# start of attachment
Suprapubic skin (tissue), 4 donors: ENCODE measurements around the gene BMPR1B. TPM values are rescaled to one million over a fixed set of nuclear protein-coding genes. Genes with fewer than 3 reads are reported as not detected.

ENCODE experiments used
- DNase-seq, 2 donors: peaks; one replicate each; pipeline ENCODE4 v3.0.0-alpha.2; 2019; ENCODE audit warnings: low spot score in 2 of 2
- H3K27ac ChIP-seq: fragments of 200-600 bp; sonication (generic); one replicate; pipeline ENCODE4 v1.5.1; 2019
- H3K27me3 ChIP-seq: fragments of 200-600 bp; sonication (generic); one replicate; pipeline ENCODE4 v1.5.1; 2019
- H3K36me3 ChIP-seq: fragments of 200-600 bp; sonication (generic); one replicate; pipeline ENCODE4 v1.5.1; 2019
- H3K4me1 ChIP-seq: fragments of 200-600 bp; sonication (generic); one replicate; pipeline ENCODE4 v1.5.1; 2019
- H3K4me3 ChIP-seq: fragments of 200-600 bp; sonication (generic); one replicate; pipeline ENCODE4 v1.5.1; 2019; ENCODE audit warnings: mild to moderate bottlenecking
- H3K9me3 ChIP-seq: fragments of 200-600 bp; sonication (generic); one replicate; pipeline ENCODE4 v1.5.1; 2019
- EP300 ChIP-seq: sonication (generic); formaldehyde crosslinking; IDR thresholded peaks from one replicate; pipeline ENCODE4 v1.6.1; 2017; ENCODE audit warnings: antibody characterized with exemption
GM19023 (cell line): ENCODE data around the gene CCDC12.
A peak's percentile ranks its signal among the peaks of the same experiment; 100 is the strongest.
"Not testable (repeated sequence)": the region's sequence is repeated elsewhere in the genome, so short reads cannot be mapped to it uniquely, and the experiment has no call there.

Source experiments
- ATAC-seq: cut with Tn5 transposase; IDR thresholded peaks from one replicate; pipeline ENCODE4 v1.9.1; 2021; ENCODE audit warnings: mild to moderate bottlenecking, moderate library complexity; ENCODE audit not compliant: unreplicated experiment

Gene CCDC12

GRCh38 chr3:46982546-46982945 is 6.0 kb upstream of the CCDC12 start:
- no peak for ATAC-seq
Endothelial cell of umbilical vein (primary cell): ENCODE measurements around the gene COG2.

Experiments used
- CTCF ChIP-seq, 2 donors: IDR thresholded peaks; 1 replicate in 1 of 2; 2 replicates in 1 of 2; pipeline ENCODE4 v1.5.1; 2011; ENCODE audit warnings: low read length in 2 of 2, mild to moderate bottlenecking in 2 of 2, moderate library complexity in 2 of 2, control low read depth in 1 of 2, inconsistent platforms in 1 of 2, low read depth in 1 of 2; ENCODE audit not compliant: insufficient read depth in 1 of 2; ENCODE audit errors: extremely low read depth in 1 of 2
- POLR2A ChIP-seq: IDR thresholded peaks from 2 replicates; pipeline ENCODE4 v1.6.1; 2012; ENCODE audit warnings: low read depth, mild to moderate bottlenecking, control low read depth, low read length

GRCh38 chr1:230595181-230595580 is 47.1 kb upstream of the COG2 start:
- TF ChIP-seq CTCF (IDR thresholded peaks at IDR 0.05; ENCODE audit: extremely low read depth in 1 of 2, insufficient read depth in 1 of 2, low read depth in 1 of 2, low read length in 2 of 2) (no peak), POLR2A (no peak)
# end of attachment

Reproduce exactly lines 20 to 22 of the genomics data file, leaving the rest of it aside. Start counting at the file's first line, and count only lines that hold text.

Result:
Experiments used
- CTCF ChIP-seq, 2 donors: IDR thresholded peaks; 1 replicate in 1 of 2; 2 replicates in 1 of 2; pipeline ENCODE4 v1.5.1; 2011; ENCODE audit warnings: low read length in 2 of 2, mild to moderate bottlenecking in 2 of 2, moderate library complexity in 2 of 2, control low read depth in 1 of 2, inconsistent platforms in 1 of 2, low read depth in 1 of 2; ENCODE audit not compliant: insufficient read depth in 1 of 2; ENCODE audit errors: extremely low read depth in 1 of 2
- POLR2A ChIP-seq: IDR thresholded peaks from 2 replicates; pipeline ENCODE4 v1.6.1; 2012; ENCODE audit warnings: low read depth, mild to moderate bottlenecking, control low read depth, low read length